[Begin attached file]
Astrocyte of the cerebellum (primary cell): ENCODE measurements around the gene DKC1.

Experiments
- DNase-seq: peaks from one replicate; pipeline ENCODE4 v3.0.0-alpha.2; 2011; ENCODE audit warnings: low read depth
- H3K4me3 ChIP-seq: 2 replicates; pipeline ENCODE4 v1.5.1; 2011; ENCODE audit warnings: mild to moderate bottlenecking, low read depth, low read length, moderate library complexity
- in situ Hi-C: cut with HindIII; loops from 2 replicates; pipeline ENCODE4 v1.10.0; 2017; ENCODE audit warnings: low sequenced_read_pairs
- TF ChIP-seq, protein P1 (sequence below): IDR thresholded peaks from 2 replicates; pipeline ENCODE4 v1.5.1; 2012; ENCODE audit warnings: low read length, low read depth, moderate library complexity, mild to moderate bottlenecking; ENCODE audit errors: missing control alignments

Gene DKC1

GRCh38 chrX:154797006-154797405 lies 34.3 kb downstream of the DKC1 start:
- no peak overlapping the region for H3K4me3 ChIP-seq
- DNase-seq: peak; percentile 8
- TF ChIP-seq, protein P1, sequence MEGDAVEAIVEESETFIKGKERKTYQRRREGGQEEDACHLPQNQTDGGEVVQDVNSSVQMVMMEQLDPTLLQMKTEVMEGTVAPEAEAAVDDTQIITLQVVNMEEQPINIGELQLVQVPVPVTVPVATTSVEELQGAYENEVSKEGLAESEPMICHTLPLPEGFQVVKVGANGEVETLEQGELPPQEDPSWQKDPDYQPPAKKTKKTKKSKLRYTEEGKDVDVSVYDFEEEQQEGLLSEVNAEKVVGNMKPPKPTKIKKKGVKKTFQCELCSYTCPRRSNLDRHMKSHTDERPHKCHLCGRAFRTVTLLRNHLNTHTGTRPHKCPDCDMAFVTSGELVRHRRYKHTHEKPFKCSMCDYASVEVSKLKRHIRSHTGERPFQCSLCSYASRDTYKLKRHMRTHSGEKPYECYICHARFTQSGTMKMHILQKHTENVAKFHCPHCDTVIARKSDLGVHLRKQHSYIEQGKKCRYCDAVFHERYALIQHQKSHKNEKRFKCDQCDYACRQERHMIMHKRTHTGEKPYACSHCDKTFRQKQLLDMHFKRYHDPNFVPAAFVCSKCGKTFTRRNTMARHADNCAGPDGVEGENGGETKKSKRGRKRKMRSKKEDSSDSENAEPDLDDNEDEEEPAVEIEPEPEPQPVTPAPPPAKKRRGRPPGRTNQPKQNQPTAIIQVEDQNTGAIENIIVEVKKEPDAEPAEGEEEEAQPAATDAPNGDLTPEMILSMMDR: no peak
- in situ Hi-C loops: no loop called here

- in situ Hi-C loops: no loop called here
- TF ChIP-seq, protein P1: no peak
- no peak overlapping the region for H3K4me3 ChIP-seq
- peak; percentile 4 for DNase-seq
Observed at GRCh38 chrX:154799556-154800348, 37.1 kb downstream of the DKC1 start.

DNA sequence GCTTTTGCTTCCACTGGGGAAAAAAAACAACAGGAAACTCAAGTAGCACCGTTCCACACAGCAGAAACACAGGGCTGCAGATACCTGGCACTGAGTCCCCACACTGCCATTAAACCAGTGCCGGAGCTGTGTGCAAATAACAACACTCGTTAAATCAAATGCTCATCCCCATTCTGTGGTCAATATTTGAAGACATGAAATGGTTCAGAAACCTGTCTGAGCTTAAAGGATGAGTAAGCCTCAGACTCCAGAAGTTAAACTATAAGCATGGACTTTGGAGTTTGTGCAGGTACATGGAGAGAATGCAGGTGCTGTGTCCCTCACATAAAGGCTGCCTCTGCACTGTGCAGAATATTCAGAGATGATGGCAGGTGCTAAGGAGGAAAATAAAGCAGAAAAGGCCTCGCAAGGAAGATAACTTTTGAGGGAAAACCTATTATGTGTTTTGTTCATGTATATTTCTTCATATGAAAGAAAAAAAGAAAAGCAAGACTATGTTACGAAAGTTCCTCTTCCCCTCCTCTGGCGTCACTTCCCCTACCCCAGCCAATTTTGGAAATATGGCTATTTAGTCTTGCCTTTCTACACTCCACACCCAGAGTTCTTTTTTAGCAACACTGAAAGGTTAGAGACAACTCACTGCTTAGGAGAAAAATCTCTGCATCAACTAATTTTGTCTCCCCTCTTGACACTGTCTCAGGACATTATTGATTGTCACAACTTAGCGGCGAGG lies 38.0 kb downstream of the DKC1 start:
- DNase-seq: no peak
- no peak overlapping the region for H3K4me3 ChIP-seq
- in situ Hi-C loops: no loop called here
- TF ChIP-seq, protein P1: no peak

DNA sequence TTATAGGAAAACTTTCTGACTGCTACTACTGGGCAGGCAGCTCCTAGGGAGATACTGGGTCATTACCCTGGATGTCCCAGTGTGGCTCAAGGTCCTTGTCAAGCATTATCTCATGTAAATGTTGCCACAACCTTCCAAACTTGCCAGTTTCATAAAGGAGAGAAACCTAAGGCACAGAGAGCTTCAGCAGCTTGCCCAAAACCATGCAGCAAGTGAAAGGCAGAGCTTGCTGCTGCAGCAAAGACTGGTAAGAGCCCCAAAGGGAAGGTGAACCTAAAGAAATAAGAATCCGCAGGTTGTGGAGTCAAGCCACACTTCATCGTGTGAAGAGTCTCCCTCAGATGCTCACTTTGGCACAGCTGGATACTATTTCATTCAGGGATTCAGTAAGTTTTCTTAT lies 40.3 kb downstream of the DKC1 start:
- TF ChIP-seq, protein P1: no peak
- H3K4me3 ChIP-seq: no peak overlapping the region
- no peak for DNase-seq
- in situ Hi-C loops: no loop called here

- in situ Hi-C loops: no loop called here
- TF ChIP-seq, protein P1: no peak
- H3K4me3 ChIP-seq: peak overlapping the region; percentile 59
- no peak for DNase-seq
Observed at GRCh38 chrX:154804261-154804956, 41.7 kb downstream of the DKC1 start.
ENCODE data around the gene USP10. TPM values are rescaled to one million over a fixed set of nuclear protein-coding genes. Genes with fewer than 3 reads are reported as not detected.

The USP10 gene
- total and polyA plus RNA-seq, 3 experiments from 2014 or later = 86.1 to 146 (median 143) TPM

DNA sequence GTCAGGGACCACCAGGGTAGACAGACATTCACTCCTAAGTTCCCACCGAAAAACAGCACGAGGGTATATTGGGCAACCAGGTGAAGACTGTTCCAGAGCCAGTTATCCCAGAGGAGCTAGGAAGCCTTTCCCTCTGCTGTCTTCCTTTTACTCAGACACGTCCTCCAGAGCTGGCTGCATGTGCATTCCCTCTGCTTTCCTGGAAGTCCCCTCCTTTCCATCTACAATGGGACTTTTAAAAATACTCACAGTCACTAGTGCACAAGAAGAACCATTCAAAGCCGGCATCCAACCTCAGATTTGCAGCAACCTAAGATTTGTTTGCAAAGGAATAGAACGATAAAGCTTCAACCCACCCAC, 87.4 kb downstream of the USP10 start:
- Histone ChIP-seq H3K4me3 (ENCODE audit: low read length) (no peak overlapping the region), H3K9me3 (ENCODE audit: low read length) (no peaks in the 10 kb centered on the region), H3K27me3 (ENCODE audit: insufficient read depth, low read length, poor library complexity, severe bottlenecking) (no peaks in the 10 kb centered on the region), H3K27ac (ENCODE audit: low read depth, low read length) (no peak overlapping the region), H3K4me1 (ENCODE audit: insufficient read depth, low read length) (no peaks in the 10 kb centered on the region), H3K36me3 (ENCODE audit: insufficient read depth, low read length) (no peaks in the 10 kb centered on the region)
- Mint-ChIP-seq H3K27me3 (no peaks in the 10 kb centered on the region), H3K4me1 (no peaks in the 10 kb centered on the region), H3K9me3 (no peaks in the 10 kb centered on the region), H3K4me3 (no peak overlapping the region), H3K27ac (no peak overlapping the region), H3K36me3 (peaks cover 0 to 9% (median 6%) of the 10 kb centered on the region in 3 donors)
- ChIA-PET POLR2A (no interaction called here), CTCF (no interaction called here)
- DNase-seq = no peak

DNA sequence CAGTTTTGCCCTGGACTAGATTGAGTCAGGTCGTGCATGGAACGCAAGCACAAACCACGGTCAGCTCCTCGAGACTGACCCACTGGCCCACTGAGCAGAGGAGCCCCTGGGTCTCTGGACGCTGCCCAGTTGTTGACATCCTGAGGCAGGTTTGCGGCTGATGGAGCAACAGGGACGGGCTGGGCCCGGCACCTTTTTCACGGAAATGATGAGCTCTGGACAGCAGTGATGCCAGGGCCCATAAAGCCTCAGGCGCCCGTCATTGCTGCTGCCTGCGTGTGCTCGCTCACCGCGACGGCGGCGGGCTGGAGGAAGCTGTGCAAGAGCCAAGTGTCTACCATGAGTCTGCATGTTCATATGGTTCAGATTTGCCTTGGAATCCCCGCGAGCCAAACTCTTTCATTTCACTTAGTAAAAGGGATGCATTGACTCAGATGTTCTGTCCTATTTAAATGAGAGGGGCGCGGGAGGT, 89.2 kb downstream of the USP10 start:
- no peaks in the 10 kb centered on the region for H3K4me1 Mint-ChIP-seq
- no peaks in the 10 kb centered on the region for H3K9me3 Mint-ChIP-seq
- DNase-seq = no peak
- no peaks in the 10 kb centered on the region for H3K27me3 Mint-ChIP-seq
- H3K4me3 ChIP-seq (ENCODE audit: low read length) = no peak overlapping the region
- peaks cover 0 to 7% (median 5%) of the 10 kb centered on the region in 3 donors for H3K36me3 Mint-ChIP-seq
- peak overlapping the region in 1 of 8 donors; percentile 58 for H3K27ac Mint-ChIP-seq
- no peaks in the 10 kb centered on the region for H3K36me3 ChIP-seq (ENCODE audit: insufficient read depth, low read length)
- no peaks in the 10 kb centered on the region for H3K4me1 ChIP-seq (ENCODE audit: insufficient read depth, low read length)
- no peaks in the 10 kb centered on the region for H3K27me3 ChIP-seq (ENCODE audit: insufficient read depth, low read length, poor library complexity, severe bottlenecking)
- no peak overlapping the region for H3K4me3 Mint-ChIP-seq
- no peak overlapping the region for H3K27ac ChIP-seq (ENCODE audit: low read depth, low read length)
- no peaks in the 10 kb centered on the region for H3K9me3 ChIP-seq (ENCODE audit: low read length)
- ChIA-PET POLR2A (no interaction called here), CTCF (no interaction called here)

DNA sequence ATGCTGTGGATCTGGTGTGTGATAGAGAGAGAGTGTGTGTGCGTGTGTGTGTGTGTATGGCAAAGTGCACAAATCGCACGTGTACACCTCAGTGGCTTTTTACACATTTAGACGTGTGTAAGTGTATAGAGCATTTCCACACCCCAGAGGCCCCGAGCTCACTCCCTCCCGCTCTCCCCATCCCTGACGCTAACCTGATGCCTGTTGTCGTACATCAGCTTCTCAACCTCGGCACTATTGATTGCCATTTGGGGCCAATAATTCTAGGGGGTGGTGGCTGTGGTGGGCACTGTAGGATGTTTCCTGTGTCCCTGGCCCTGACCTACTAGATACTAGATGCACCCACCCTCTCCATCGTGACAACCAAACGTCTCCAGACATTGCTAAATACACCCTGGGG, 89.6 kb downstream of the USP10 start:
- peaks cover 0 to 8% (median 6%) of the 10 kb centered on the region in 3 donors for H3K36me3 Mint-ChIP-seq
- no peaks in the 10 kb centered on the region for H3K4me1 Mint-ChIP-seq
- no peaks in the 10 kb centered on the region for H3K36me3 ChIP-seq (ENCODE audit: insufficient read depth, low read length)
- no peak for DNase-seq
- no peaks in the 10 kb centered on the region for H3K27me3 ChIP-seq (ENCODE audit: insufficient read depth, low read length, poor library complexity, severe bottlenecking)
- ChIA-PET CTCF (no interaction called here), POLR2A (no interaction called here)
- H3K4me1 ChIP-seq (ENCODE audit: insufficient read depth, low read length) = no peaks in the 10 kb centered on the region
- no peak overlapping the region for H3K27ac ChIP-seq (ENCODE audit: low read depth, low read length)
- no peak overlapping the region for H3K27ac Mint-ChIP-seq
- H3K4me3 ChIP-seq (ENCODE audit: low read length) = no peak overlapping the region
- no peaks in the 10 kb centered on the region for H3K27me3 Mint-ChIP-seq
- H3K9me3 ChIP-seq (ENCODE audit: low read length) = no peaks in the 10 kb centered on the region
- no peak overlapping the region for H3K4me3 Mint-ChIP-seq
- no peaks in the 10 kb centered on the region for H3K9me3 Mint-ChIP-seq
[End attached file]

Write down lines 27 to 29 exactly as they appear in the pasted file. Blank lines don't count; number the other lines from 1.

- in situ Hi-C loops: no loop called here

- in situ Hi-C loops: no loop called here
- TF ChIP-seq, protein P1: no peak